March 15, 2009
Montenegro’s official bid for EU membership has overshadowed the small republic’s NATO-integration. The Hungarian military diplomacy has offered mentoring services to Montenegro and will expand the Podgorica mission.
Hungary has just finished a similar mission in Croatia, helping the former Yugoslav republic’s accession into the military alliance. Hungary and Croatia have a very strong relationship in this field. The two countries had formed a single polity for more than 900 years. The Russian troops have barely left Hungarian soil when the new, democratic Hungarian government has supported the Croatian war of independence with weapons (which it had never admitted officially). Austria and Hungary had been competing to reintegrate with Croatia, the last large former K.u.K. territory outside the Union.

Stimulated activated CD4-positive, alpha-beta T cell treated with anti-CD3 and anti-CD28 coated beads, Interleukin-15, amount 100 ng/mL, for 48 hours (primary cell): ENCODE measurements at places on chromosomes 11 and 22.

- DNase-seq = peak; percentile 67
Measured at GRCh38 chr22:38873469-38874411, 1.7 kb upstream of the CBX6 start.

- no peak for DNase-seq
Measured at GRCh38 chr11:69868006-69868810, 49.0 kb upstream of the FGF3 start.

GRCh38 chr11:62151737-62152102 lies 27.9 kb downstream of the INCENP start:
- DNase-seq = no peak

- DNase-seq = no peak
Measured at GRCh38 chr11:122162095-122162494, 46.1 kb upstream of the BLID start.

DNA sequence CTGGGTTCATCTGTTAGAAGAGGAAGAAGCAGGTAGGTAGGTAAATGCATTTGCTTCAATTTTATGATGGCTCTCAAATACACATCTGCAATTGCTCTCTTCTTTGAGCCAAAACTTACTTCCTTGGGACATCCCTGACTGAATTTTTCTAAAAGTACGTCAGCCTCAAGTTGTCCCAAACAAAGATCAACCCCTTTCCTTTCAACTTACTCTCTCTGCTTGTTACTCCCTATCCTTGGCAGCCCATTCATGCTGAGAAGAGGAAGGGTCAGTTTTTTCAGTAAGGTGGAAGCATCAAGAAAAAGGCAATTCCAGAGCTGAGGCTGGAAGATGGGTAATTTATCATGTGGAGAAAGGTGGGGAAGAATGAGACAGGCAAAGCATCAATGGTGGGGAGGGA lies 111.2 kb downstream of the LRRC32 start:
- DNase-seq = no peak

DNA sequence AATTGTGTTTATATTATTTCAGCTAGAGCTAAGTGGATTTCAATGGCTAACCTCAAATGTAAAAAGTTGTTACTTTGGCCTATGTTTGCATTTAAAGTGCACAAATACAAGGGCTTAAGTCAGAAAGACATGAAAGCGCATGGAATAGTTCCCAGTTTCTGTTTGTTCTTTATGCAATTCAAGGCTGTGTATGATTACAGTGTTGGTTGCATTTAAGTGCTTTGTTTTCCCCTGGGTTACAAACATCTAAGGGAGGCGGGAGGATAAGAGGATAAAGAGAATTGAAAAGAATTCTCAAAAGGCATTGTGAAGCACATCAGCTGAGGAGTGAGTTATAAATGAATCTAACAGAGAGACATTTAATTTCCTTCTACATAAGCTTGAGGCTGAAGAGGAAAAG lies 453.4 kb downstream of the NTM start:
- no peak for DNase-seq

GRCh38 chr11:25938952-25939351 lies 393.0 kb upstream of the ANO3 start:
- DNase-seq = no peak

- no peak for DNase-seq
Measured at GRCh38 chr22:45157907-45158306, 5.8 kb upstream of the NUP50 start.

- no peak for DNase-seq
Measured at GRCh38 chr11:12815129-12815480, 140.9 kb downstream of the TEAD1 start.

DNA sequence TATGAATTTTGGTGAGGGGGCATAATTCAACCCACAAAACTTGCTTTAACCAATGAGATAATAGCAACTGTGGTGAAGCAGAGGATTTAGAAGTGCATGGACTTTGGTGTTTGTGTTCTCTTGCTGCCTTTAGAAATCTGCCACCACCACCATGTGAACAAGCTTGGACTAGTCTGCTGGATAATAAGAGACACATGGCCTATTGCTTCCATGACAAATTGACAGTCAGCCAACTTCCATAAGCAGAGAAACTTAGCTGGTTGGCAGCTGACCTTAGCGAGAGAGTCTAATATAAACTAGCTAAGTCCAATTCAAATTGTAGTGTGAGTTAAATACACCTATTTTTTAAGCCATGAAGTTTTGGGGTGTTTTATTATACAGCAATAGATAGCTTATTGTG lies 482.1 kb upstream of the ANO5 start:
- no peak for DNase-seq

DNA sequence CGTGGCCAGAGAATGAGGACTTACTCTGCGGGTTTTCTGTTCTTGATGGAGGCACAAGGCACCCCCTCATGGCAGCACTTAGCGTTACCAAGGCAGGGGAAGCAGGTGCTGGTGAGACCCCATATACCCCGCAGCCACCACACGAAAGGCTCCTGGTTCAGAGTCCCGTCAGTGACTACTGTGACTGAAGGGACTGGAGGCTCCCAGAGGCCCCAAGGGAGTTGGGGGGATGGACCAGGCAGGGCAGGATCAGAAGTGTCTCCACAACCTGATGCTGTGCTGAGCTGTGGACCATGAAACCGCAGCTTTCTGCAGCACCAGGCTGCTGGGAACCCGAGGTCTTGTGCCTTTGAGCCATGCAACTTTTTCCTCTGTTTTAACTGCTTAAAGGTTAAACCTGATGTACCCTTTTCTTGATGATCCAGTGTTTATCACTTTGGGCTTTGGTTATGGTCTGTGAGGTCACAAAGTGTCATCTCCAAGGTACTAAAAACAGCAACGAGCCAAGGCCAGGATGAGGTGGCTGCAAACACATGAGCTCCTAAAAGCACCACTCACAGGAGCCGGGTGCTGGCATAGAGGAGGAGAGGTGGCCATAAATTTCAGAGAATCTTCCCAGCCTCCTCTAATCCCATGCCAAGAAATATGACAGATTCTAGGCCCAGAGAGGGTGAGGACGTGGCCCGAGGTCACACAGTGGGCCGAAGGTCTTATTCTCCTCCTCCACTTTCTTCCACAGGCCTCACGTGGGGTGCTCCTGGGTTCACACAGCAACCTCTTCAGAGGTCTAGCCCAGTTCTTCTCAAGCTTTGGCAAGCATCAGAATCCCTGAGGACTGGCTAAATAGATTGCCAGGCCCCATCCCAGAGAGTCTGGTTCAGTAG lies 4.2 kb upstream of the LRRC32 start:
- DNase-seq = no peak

Hungary is one of the biggest investors in the tiny republic and treats the former Yugoslavia as a priority to build lasting political, economic and military alliances. Given the current relative weaknesses of the 10m-strong Hungarian republic, co-operation with the 0,6m Montenegro is affordable and probably strategically important for both sides.
NATO accession has been treated by Central European strategic thinking as inseparable from EU accession and also a necessary political step to achieve the political and economic integration. NATO membership is usually supported by vast majorities in the region where the different small nations and ethnic groups have been used as a battleground for larger powers.